by KATHLEEN HARTNETT WHITE, VANCE GINN
AUSTIN – The Texas Public Policy Foundation’s (TPPF) Distinguished Senior Fellow-in-Residence and Armstrong Center for Energy & the Environment Director Kathleen Hartnett White and Center for Fiscal Policy Economist Dr. Vance Ginn issued the following statements on the agreement announced this morning to end the 40-year ban on oil exports:
“Ending the outdated ban on exporting domestic crude oil would provide a substantial stimulus to our sluggish economy and could help stabilize the now shaky geopolitical order,” said the Honorable Kathleen Hartnett White, distinguished senior fellow-in-residence and director of the Armstrong Center for Energy & the Environment at TPPF. “In only the last few years, the shale revolution has made the United States the world’s largest energy producer. Allowing our burgeoning supplies of crude oil and natural gas to enter the world markets would change the global energy landscape. “
“We applaud the action taken by Congress to end the antiquated ban on oil exports,” said Dr. Vance Ginn, economist at the Center for Fiscal Policy at the Texas Public Policy Foundation. “Limiting the global oil supply by prohibiting sale of domestically produced oil has distorted global oil prices for far too long. However, it is preferable that all energy sources be allowed to compete on a level playing field without government support of production tax credits and the like so that Texans and all Americans can benefit from greater prosperity.”
Recent TPPF commentary on this issue ran in The Hill, Real Clear Policy, and the McAllen Monitor.
The Honorable Kathleen Hartnett White is a Distinguished Senior Fellow-in-Residence and the Director for the Armstrong Center for Energy & the Environment. She is also former Chairman for the Texas Commission on Environmental Quality (2001-2007).
Dr. Vance Ginn is an economist in the Center for Fiscal Policy at the Texas Public Policy Foundation.
The Texas Public Policy Foundation is a non-profit, free-market research institute based in Austin, Texas.
By Dr. Vance Ginn and Nozim Ishankulov
The Tax Foundation recently released the 2016 State Business Tax Climate Index report that estimates relative state tax burdens nationwide. The authors define the Index as the following:
“The Index deals with such questions by comparing the states on over 100 different variables in the five major areas of taxation (corporate taxes, individual income taxes, sales taxes, unemployment insurance taxes, and property taxes) and then adding the results up to yield a final, overall ranking. This approach rewards states on particularly strong aspects of their tax systems (or penalizes them on particularly weak aspects), while also measuring the general competitiveness of their overall tax systems. The result is a score that can be compared to other states’ scores.”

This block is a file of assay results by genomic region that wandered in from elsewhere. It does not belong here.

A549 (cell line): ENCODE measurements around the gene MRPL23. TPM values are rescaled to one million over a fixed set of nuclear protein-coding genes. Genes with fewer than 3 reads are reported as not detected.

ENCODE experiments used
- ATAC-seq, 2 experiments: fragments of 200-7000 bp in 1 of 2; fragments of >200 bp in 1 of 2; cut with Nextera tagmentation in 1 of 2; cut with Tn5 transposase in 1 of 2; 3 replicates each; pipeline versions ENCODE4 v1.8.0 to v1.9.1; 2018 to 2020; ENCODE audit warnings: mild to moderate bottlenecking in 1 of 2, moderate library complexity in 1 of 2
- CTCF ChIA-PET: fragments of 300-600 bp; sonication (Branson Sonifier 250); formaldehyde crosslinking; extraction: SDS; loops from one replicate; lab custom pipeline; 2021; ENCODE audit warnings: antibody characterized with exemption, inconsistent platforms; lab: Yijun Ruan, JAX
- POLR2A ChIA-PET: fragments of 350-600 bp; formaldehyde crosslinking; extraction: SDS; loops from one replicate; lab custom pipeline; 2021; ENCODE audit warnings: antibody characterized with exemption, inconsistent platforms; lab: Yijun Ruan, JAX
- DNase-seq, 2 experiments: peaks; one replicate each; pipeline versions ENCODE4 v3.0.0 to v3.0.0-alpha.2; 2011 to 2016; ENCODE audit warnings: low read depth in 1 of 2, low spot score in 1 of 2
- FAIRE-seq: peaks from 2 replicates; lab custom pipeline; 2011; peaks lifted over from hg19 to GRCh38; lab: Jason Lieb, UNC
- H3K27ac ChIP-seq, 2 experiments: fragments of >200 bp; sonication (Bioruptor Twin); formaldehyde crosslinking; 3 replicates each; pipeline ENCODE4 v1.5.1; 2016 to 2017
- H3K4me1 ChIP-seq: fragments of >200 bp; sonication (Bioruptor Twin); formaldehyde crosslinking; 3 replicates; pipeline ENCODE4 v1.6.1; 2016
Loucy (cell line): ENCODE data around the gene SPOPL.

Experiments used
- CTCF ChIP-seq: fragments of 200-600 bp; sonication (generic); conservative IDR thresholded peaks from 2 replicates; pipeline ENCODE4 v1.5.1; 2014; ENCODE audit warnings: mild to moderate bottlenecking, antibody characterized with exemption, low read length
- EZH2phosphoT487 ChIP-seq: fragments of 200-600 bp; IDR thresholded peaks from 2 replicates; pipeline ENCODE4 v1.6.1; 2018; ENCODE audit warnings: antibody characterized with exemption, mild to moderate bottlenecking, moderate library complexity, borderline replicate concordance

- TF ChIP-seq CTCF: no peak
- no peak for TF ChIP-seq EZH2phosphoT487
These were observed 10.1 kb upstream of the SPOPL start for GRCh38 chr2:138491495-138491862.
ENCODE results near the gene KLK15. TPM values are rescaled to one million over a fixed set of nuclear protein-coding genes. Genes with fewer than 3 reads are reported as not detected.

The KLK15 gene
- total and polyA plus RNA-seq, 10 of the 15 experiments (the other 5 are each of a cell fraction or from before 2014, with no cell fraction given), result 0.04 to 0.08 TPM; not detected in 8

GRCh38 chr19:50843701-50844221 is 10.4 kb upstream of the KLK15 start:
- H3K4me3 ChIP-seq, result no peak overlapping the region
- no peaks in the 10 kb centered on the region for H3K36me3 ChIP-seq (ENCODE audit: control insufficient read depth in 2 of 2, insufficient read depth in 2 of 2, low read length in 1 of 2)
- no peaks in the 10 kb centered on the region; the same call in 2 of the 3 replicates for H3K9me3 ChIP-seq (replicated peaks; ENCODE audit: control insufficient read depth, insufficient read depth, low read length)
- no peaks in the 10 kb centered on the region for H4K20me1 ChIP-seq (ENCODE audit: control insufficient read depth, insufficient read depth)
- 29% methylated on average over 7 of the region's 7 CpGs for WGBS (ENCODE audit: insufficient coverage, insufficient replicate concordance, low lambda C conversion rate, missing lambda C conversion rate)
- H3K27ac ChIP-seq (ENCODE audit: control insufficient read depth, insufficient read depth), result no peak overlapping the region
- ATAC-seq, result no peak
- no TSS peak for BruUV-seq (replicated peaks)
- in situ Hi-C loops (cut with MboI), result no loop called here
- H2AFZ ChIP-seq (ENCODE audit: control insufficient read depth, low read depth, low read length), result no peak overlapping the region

According to the report, Texas tax system ranks as the 10th best for doing business. Despite substantial burdens of property (34th), sales (37th), and corporate (41st) taxes, the absence of an individual income tax (6th) and a low unemployment insurance tax (15th) contribute to the Lone Star State’s favorable ranking, as shown in Chart 1.
Chart 1: Texas has the 10th best business tax climate
Source: Tax Foundation
Although there are no corporate income taxes in Texas, the authors account for the existence of a “complicated gross receipts tax, styled the Margin Tax” that reduces businesses ability to reach their full potential. This onerous tax is a complicated tax to file contributing to a high cost of compliance along with the amount paid, making it a complete failure of good public policy.
The Tax Foundation estimates in another report that if the margin tax was eliminated Texas’ business climate would rank 3rd best making it more competitive and advancing more job growth and economic prosperity. This is supported by a Texas Public Policy Foundation report that finds Texas forgoes billions of dollars in new real personal income and hundreds of thousands of new private sector jobs during the next five years if it’s not eliminated.
Texas has been the bastion of free enterprise and economic opportunity for almost two decades. To advance the Texas model and improve its competitive advantage by having the best possible business tax climate, the Tax Foundation’s report provides evidence that the margin tax has to go. If it did so, Texas would join only Wyoming and South Dakota, which are the top two ranked states, as the only states without personal income and business taxes, improving the outlook for all Texans.
Vance Ginn, Ph.D.